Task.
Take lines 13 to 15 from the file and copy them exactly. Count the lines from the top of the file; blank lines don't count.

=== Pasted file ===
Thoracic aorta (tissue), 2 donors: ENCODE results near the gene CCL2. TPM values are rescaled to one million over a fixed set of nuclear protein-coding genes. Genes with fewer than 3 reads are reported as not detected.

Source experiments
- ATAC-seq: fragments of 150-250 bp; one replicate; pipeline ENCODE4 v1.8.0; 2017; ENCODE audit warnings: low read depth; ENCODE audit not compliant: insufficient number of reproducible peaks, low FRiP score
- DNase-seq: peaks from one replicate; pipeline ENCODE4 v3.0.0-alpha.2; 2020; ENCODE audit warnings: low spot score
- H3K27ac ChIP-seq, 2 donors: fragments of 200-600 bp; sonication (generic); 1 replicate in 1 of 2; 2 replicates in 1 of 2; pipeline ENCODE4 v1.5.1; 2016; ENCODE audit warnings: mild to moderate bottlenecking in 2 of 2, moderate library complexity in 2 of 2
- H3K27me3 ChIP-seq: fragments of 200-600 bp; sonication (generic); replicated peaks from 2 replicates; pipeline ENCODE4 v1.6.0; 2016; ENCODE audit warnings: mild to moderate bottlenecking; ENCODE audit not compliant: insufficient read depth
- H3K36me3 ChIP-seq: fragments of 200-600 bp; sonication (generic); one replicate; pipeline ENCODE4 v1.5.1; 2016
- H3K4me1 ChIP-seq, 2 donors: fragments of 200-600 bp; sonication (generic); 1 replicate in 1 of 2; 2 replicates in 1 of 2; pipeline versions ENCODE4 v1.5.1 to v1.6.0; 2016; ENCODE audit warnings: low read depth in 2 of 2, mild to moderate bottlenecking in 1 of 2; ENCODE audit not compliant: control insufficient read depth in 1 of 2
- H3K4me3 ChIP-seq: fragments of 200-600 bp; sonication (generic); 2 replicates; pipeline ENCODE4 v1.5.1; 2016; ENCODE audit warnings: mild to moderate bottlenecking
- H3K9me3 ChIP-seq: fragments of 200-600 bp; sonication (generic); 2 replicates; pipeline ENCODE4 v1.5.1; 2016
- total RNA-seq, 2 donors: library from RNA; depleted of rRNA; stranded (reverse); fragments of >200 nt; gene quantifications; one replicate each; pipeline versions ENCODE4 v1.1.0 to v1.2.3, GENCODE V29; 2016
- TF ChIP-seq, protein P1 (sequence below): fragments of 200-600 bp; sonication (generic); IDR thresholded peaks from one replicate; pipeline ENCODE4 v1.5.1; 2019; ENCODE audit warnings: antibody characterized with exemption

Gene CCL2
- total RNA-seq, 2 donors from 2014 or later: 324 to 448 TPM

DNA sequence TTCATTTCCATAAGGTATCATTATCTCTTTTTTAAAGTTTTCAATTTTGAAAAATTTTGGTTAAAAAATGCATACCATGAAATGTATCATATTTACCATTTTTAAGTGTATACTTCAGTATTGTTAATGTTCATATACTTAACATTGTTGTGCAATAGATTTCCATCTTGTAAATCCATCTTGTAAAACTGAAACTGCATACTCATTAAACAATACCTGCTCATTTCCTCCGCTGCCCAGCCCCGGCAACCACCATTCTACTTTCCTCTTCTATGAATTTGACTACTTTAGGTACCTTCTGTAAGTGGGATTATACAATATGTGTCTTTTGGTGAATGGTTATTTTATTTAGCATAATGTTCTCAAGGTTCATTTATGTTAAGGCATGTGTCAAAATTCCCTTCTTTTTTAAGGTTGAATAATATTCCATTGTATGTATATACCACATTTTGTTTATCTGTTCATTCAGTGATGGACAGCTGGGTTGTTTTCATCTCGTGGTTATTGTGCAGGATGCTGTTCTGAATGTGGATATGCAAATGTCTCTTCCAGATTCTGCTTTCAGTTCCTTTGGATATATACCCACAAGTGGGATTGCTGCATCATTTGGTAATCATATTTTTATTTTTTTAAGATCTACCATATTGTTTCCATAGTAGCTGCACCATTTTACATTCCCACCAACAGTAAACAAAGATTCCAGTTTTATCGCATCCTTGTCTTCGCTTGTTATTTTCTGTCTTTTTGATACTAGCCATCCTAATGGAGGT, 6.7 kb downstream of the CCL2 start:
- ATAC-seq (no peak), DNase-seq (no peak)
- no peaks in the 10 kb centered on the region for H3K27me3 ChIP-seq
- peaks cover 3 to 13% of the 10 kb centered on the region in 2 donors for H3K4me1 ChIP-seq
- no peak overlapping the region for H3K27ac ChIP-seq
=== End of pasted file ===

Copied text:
Gene CCL2
- total RNA-seq, 2 donors from 2014 or later: 324 to 448 TPM

DNA sequence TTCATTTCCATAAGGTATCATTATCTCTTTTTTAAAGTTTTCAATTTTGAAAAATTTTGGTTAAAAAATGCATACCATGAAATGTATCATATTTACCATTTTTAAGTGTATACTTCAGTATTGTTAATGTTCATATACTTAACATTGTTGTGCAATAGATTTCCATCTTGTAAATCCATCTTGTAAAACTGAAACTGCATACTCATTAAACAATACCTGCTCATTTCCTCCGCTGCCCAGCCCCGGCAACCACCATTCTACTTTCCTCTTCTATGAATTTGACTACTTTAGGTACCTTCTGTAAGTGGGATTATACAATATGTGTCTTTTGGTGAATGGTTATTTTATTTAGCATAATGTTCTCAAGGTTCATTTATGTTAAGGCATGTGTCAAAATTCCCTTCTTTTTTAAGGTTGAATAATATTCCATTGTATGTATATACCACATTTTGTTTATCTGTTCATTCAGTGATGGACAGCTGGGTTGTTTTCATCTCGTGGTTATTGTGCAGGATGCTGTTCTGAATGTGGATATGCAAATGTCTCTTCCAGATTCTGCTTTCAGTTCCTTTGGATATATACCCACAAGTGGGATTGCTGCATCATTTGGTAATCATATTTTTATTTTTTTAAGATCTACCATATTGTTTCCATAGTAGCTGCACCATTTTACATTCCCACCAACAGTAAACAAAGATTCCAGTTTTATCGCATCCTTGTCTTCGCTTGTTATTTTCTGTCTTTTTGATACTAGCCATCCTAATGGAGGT, 6.7 kb downstream of the CCL2 start: